Behavioural science,  Blog post,  Communication Strategy

What do I bring to the Elm Communications Party?

Cheese and crackers
A much fancier version of cheese & crackers than I can usually manage.

If you know Mel, you’ll know that she’s an excellent host. She throws unforgettable gatherings, complete with mouthwatering snacks, refreshing drinks, outdoor games, and a laid-back atmosphere. She’s one of THOSE people while I struggle to assemble a plate of jatz and pre-sliced cheese. And when we first discussed the idea of me joining the Elm team, I was excited. Opportunities to collaborate with friends in their businesses, tackling varied, intriguing and challenging projects, don’t happen every day—or ever, really. It was a no-brainer. However, I couldn’t help but ponder: What would be my unique contribution to an already talented team that had smashed its business goals? What do I bring to the party?

Elm specialises in strategic communications. The team has extensive expertise in crafting and executing impactful communication strategies. Plus, we collectively bring decades of experience working within government agencies. This means that Elm understands the extra layer of complexity that public sector communications brings, especially in politically charged policy areas like climate change and energy. The Elm team understands the ins and outs of government communication teams and the pressures that come with the territory. They’re adept at navigating these challenges to deliver the necessary communication outcomes—no matter how tight the budget, deadlines, or briefing processes may be.

So before I accepted Mel’s offer, I had to be clear about my value-add in this already accomplished and brilliant party. I had to resist falling into an imposter syndrome spiral and remind myself of some facts. Most of my career has revolved around working in teams closely related to strategic communication, but I wouldn’t describe myself as a communication specialist. I spent many years focused on strategic engagement, later evolving into behavioural design and culture change.

My approach has always centred on understanding problems through the lens of the people at the heart of the issue before I even had the language of ‘co-design/ behavioural insights/ human centred design’ for it. I firmly believe the target audience holds the key to remarkable solutions, particularly in public policy or organisational change. After all, there isn’t a single policy that doesn’t aim to influence people’s behaviour. It’s always about humans and their actions, and there are myriad ways to drive that change. It’s also rarely just one thing – it often requires a blend of regulatory, systemic, social, and informational interventions.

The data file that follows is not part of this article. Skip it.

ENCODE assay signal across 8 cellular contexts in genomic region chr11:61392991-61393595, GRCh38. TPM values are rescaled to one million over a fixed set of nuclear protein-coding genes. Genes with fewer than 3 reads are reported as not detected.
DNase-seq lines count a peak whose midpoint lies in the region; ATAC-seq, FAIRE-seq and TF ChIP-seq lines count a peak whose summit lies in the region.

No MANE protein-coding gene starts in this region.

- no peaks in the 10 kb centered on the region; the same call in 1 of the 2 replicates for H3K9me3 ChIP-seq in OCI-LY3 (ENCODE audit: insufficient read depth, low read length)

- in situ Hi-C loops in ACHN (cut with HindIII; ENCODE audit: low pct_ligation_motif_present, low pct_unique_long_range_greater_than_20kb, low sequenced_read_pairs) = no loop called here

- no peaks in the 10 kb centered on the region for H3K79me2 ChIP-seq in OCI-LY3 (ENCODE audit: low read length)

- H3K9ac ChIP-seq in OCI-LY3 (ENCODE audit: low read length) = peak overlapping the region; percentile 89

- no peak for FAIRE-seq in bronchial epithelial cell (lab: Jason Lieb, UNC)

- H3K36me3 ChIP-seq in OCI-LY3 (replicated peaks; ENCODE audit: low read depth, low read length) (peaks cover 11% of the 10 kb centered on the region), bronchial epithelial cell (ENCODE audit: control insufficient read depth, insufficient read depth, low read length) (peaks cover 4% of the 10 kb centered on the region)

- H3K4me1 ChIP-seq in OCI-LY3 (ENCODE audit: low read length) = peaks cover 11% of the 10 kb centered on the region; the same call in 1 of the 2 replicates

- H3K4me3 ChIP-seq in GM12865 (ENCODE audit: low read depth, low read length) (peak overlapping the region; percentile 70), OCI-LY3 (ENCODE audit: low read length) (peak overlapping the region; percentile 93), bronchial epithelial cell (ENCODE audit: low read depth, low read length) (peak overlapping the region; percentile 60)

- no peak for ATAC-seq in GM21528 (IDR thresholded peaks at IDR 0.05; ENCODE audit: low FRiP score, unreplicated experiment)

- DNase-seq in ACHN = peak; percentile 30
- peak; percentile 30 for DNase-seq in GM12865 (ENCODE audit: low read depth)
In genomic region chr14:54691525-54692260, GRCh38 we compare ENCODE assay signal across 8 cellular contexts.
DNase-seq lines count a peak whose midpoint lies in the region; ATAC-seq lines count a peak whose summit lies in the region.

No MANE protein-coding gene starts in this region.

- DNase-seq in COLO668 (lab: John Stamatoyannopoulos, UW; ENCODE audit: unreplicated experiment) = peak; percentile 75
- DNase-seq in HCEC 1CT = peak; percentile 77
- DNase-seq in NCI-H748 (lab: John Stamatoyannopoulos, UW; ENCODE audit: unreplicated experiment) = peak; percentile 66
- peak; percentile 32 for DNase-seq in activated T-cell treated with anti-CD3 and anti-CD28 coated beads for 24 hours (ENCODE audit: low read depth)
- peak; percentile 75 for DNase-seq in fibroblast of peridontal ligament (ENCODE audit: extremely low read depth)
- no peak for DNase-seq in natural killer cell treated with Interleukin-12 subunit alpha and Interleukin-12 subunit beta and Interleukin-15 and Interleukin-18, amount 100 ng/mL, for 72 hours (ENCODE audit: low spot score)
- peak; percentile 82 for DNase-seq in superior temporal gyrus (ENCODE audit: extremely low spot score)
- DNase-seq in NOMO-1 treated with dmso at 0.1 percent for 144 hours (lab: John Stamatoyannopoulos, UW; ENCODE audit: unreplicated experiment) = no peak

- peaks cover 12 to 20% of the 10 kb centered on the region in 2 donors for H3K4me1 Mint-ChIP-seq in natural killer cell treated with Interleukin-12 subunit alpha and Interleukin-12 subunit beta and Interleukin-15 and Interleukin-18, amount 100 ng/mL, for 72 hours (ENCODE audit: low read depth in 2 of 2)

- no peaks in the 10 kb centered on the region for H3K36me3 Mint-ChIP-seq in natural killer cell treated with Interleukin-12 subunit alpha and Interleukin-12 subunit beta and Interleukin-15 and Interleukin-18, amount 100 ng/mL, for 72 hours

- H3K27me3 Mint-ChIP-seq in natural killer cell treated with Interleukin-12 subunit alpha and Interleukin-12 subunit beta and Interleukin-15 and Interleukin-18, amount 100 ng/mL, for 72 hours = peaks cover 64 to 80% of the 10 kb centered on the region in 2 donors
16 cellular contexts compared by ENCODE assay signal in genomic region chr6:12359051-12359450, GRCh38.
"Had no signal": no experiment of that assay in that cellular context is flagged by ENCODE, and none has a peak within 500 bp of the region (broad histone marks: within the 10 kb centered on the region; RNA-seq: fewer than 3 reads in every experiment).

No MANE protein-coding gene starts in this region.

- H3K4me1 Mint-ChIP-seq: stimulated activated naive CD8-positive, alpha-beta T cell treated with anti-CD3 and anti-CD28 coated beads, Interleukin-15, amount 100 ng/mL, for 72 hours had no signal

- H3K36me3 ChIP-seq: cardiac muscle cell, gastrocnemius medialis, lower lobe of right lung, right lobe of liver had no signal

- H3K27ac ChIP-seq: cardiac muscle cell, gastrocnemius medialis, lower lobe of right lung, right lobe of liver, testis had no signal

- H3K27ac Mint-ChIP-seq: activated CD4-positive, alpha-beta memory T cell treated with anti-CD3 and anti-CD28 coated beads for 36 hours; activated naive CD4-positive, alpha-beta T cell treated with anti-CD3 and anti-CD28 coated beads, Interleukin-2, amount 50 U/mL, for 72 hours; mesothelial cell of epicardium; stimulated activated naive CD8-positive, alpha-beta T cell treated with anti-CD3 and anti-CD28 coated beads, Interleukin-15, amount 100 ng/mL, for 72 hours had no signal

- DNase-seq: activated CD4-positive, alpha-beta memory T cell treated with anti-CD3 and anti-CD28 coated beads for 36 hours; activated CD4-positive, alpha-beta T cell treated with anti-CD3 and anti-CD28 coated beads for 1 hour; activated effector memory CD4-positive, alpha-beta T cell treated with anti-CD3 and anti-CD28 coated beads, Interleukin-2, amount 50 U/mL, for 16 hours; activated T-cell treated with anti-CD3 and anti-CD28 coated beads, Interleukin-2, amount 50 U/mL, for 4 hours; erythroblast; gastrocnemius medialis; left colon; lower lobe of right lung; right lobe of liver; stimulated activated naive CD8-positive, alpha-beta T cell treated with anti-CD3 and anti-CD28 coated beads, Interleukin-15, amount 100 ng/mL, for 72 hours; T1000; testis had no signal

Its all about people

Strategic communications require a clever, creative and targeted approach to what and how we communicate. Whether it’s an internal organisational change or an external communication campaign, we must first gain a crystal-clear understanding of our audience before crafting key messages and selecting the right channels. The more we know about our target audience, the more nuanced, persuasive, and compelling our communication strategies can be. This is precisely where behavioural science comes into play. It challenges our assumptions about audience needs and desires and provides insights into their predictably irrational thought processes and biases. It helps us better understand how our audience’s environment will impact how they engage with and interpret messages. It also offers methodologies and frameworks to better understand the problem, innovate solutions and measure results. This is especially crucial in today’s world of short attention spans and information overload.

Furthermore, behavioural science helps us think beyond traditional communication channels. It encourages us to explore how and when systemic changes need to align with communications, resulting in more holistic and impactful solutions.

For example, I once had the responsibility of developing a strategy to drive a stronger culture of innovation in my (then) government department. By applying a behavioural science lens, we quickly realised that even if we developed brilliant communications, we would still struggle to significantly impact the culture without directly addressing the barriers to innovation that were baked into the department’s governance, HR and IT systems. Those barriers sent the strongest signal to employees about whether their creativity and innovation would be rewarded or punished. Any communications had to accompany changes to those systems and processes. Otherwise, we risked (at best) irrelevance or (at worst) increased cynicism. Applying a behavioural science approach to understanding that problem ensured we could develop an evidence-based strategy and communications  grounded in employee experience and much more likely to shift the dial on the culture. (Spoiler alert – we did shift the culture, but then we got ‘MoGed’…that’s another story!)

So, I realise I bring something very tasty and unique to the Elm party. My focus on people means Elm can elevate its ability to deliver strategies that cut through and drive meaningful change. Whether that’s internal culture, organisational change or external stakeholder engagement, my behavioural science dish is the secret sauce, one well targeted message (and jatz and cheese) at a time).

Behaviour and Culture Change Consultant. Chief Glitter Officer.

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